Sometimes mothers stop nursing their babies because they cannot do it entirely. This is always a mistake. It should be kept up even if the baby gets only part of the food he needs at each nursing. It is never wise to give a bottle feeding in place of a natural feeding unless one is trying to wean the baby, because it always means that there will be less natural milk next time.
The right way is to weigh the baby before nursing, then have him nurse as much as he can and weigh him again immediately afterwards. In this way, it will be easy to see just how much milk has been taken. The additional amount that is necessary for a full feeding can then be given from a bottle and may be made up of cow’s milk, properly modified. This is what is called a complemental feeding, and is far better than substituting an entire bottle feeding at any one time.
Mother: Stay healthy
If a mother wishes to keep herself in good physical condition to nurse her baby, she can do so with very little effort. It may mean a certain amount of sacrifice as regards late hours, overexercise, too much excitement and fatigue, and possibly she may feel the deprivation of giving up the rich articles that may have been included in her usual diet, but if she will live the ordinary, simple, wholesome life that every woman should, drinking at least one and a half pints of milk a day, which may be taken in the form of cocoa, milk, soups, or even in custards, junket or ice cream, cut down her tea and coffee to once a day only, eat plenty of green vegetables, bread and butter, fruits, with meat not more often than once a day and preferably only three or four times a week, avoid anything except simple desserts, and eliminate rich sauces, gravies, highly spiced foods and pastries from her diet, she will be taking the kind of food that is best suited to her needs.
In addition, if she can spend most of her days in the open air, with enough exercise to keep her in good condition, but not enough to over-fatigue her; if she will sleep in a room with windows wide open winter and summer or, better yet, sleep outdoors; if she can eliminate worry, anger and outbursts of emotion from her life, there is no reason why she should not nurse her baby, and why her baby should not be thoroughly well nourished as a result.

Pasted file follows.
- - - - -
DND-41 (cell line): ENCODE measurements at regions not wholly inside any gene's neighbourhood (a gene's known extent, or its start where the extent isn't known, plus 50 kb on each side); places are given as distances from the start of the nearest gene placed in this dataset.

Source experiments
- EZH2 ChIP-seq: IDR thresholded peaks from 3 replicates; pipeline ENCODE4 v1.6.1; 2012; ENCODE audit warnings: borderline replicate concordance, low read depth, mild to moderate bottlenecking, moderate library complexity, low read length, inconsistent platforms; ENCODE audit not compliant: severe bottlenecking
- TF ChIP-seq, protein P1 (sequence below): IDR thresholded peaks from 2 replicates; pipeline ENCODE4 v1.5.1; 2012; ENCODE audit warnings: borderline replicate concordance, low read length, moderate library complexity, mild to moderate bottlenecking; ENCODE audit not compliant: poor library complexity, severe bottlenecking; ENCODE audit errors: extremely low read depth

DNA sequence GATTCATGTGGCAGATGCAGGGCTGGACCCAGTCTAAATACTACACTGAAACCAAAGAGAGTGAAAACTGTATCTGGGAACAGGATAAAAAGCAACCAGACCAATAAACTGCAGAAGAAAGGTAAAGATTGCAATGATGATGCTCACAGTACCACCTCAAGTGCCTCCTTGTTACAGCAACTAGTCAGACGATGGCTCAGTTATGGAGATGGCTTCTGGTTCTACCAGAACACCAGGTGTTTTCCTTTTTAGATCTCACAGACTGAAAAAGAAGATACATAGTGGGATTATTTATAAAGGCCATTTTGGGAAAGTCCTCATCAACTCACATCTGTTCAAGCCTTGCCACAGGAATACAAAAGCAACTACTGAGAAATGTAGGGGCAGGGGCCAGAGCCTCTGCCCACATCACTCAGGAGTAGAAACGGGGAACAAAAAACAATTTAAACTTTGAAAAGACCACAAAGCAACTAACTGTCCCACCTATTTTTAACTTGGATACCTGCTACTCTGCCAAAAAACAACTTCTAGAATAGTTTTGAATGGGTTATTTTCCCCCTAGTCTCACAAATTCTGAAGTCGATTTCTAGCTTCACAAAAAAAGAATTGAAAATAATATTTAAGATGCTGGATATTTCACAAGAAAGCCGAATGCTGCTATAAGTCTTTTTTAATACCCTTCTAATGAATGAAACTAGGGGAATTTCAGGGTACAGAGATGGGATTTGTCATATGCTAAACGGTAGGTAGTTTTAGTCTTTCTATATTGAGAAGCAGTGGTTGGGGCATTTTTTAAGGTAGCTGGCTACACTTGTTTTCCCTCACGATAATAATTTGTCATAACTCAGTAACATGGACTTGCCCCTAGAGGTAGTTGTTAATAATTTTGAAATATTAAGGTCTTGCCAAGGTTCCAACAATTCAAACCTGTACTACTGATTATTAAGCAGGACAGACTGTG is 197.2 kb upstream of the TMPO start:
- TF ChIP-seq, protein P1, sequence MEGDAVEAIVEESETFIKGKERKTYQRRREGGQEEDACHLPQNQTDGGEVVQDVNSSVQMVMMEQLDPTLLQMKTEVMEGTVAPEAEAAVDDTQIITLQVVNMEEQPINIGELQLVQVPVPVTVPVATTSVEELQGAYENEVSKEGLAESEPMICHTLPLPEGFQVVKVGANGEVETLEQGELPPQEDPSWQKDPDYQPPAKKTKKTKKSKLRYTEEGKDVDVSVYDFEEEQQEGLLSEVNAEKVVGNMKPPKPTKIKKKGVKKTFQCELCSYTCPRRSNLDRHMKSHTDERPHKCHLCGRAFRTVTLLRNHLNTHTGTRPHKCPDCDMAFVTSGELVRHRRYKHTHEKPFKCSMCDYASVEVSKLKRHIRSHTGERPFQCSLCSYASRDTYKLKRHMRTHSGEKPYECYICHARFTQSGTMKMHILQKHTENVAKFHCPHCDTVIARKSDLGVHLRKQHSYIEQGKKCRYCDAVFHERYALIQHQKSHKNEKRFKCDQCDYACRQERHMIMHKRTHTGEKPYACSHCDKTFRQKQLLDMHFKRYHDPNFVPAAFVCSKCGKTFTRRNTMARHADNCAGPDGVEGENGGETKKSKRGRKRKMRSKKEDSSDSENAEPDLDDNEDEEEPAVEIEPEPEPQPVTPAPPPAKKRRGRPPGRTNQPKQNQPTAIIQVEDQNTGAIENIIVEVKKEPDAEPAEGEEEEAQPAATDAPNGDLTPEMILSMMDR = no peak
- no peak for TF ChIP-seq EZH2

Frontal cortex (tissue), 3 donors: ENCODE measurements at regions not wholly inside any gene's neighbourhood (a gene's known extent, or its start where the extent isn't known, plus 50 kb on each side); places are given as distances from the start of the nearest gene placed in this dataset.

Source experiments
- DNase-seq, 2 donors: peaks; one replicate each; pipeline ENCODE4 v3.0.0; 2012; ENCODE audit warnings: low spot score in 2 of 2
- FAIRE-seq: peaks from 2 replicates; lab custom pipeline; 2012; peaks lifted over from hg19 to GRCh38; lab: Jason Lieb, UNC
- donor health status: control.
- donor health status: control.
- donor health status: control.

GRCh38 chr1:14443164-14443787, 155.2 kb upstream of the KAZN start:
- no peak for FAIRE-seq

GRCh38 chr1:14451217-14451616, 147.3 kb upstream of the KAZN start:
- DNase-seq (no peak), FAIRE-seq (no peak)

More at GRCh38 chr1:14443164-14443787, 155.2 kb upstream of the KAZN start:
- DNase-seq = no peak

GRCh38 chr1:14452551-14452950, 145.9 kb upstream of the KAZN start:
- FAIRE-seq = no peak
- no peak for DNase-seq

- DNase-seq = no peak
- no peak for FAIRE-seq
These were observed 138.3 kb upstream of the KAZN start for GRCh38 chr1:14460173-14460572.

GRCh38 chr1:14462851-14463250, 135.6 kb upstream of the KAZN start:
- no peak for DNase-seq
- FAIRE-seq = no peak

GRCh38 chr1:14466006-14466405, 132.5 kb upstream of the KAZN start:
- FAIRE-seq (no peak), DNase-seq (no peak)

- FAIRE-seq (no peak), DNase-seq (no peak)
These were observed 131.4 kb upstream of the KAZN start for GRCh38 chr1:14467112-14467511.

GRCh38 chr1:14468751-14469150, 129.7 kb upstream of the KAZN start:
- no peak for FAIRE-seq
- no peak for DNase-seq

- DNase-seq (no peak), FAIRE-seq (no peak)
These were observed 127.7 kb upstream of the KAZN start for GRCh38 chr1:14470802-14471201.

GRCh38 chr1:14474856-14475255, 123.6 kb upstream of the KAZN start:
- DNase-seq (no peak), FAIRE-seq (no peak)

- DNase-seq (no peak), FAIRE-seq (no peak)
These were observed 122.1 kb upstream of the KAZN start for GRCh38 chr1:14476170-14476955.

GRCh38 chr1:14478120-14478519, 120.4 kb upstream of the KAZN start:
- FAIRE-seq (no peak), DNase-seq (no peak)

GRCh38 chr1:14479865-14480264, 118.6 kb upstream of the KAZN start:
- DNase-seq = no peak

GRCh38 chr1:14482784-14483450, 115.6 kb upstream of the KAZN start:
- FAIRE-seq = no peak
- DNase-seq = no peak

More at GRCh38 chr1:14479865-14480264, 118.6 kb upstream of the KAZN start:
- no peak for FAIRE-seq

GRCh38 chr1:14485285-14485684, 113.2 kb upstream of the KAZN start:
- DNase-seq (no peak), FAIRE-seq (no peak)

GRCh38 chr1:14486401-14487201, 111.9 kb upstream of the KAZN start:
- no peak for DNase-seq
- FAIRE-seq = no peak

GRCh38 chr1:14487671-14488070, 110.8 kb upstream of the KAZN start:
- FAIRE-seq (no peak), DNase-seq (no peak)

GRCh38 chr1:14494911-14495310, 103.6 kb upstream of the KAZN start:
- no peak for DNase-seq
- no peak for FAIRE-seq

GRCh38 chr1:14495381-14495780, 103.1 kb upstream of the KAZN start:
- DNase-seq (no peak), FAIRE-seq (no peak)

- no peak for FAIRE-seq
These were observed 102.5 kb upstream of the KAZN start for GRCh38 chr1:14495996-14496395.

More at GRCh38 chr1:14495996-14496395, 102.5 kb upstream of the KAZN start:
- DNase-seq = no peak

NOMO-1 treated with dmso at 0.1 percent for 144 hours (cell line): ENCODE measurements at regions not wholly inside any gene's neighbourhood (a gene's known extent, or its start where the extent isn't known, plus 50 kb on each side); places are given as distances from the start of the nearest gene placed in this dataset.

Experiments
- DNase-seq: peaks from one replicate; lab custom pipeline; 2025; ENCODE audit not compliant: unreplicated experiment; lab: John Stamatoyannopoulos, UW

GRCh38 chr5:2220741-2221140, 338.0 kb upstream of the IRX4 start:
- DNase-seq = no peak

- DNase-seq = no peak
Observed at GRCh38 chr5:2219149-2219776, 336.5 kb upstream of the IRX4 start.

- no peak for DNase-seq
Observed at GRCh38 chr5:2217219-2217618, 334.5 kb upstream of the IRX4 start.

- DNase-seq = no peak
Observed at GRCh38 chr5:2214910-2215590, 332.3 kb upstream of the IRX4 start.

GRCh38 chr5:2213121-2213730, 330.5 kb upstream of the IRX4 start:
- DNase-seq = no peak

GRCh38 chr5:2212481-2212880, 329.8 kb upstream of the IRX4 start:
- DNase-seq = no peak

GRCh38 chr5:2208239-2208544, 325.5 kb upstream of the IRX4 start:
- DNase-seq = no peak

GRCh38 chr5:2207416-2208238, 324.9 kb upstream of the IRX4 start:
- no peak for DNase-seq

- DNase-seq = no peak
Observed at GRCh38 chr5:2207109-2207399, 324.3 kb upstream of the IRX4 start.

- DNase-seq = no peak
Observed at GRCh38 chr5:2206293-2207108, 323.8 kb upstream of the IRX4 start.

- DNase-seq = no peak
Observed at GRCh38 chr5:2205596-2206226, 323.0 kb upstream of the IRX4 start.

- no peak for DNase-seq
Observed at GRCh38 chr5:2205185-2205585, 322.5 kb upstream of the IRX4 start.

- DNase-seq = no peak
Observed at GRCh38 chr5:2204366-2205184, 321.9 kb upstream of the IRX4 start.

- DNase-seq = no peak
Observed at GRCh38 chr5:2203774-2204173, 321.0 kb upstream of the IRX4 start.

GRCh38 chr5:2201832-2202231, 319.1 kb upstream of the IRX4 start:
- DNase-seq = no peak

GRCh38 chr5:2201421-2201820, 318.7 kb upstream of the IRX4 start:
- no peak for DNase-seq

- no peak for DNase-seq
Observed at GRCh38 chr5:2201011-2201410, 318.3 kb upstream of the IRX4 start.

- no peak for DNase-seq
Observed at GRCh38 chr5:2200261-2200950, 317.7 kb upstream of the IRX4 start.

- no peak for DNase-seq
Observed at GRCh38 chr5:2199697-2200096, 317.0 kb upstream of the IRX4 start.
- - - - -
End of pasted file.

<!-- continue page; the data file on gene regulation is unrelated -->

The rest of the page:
There are some mothers, however, who cannot nurse their babies under any circumstances, and when this situation occurs it is important to know just what the best substitute food may be. There can be no question that when natural milk is not available, cow’s milk is the best substitute. The question of artificial feeding, however, cannot be settled so easily as that.
Babies are not machines
Babies are not machines, to be judged by the same standards. Each one is a law unto himself.
Generally speaking, properly modified cow’s milk, given in sufficient quantities and at appropriate intervals, is the best type of infant food we have, but occasionally we may have to use other foods. When this need occurs a doctor should always be consulted and his directions should be followed explicitly until the baby’s dietary is safely launched and the quantity of food he requires and is able to digest is determined.